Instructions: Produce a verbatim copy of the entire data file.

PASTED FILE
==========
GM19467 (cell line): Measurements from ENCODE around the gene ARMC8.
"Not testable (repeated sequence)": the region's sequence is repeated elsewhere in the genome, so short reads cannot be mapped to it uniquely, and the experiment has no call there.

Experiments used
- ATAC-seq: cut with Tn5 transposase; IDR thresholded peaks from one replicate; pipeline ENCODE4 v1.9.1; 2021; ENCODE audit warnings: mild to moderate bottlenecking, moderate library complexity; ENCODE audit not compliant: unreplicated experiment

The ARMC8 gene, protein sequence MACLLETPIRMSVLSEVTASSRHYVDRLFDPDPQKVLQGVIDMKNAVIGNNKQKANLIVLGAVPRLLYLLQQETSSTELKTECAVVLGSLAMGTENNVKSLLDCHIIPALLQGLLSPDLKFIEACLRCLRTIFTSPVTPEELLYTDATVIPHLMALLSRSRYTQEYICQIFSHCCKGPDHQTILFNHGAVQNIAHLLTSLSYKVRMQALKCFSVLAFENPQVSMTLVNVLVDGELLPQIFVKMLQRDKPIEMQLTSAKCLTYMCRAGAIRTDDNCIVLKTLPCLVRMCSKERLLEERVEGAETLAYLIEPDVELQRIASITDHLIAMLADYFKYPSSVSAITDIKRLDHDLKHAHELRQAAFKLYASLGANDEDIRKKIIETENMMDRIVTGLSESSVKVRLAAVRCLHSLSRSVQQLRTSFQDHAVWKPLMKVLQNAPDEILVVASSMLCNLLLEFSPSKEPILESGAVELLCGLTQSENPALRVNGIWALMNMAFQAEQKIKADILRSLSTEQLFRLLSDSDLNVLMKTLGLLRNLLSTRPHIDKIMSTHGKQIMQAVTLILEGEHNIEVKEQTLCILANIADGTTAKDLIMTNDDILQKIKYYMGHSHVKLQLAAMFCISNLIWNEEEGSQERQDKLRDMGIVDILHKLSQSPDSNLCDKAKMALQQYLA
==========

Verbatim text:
GM19467 (cell line): Measurements from ENCODE around the gene ARMC8.
"Not testable (repeated sequence)": the region's sequence is repeated elsewhere in the genome, so short reads cannot be mapped to it uniquely, and the experiment has no call there.

Experiments used
- ATAC-seq: cut with Tn5 transposase; IDR thresholded peaks from one replicate; pipeline ENCODE4 v1.9.1; 2021; ENCODE audit warnings: mild to moderate bottlenecking, moderate library complexity; ENCODE audit not compliant: unreplicated experiment

The ARMC8 gene, protein sequence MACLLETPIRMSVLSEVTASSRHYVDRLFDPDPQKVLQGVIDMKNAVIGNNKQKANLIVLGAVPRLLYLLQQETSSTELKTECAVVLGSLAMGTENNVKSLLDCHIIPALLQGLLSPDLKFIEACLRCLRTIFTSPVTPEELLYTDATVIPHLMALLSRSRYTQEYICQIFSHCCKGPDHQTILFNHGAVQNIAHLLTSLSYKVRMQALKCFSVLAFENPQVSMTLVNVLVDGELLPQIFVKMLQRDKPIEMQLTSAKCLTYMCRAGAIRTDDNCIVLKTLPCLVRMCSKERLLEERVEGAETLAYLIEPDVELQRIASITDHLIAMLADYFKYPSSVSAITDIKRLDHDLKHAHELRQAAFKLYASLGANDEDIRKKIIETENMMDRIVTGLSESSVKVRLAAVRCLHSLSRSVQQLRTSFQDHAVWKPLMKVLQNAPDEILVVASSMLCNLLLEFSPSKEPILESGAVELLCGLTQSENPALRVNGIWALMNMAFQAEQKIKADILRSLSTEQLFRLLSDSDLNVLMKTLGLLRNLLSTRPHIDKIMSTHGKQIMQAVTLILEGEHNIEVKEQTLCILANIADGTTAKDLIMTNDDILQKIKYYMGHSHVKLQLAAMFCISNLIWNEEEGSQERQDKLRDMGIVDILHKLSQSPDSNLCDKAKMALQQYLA